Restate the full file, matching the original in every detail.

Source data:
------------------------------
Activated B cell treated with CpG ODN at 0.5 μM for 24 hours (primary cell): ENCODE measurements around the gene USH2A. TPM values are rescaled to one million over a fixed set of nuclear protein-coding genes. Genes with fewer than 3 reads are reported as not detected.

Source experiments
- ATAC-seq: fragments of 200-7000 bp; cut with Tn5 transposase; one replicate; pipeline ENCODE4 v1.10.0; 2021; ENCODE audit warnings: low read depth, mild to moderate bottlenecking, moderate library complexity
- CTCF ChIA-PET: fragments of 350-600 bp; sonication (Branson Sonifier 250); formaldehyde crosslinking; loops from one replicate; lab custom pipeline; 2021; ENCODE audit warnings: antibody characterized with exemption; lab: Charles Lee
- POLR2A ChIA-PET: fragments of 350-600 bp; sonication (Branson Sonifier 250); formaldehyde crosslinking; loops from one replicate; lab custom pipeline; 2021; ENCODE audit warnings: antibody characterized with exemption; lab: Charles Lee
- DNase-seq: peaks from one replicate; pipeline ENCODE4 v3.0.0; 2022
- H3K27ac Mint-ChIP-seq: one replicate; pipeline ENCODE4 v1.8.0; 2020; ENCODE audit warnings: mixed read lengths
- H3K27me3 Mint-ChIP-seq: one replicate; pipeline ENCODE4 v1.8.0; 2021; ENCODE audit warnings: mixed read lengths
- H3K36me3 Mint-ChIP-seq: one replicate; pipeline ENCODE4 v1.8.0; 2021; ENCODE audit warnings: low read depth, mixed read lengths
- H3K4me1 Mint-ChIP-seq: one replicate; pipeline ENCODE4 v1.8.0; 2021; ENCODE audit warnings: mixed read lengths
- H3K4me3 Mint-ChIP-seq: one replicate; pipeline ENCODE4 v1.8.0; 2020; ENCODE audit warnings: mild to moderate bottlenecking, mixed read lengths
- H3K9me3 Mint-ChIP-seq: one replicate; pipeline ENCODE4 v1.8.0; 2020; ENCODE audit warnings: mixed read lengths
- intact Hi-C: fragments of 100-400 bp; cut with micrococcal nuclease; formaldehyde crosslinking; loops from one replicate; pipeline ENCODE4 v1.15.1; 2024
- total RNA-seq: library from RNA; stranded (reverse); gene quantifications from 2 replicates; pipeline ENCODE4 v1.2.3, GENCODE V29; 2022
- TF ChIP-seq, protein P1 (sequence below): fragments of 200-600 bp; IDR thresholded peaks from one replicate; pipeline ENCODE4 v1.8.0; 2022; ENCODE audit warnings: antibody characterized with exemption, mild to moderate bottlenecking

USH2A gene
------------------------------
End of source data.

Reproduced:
Activated B cell treated with CpG ODN at 0.5 μM for 24 hours (primary cell): ENCODE measurements around the gene USH2A. TPM values are rescaled to one million over a fixed set of nuclear protein-coding genes. Genes with fewer than 3 reads are reported as not detected.

Source experiments
- ATAC-seq: fragments of 200-7000 bp; cut with Tn5 transposase; one replicate; pipeline ENCODE4 v1.10.0; 2021; ENCODE audit warnings: low read depth, mild to moderate bottlenecking, moderate library complexity
- CTCF ChIA-PET: fragments of 350-600 bp; sonication (Branson Sonifier 250); formaldehyde crosslinking; loops from one replicate; lab custom pipeline; 2021; ENCODE audit warnings: antibody characterized with exemption; lab: Charles Lee
- POLR2A ChIA-PET: fragments of 350-600 bp; sonication (Branson Sonifier 250); formaldehyde crosslinking; loops from one replicate; lab custom pipeline; 2021; ENCODE audit warnings: antibody characterized with exemption; lab: Charles Lee
- DNase-seq: peaks from one replicate; pipeline ENCODE4 v3.0.0; 2022
- H3K27ac Mint-ChIP-seq: one replicate; pipeline ENCODE4 v1.8.0; 2020; ENCODE audit warnings: mixed read lengths
- H3K27me3 Mint-ChIP-seq: one replicate; pipeline ENCODE4 v1.8.0; 2021; ENCODE audit warnings: mixed read lengths
- H3K36me3 Mint-ChIP-seq: one replicate; pipeline ENCODE4 v1.8.0; 2021; ENCODE audit warnings: low read depth, mixed read lengths
- H3K4me1 Mint-ChIP-seq: one replicate; pipeline ENCODE4 v1.8.0; 2021; ENCODE audit warnings: mixed read lengths
- H3K4me3 Mint-ChIP-seq: one replicate; pipeline ENCODE4 v1.8.0; 2020; ENCODE audit warnings: mild to moderate bottlenecking, mixed read lengths
- H3K9me3 Mint-ChIP-seq: one replicate; pipeline ENCODE4 v1.8.0; 2020; ENCODE audit warnings: mixed read lengths
- intact Hi-C: fragments of 100-400 bp; cut with micrococcal nuclease; formaldehyde crosslinking; loops from one replicate; pipeline ENCODE4 v1.15.1; 2024
- total RNA-seq: library from RNA; stranded (reverse); gene quantifications from 2 replicates; pipeline ENCODE4 v1.2.3, GENCODE V29; 2022
- TF ChIP-seq, protein P1 (sequence below): fragments of 200-600 bp; IDR thresholded peaks from one replicate; pipeline ENCODE4 v1.8.0; 2022; ENCODE audit warnings: antibody characterized with exemption, mild to moderate bottlenecking

USH2A gene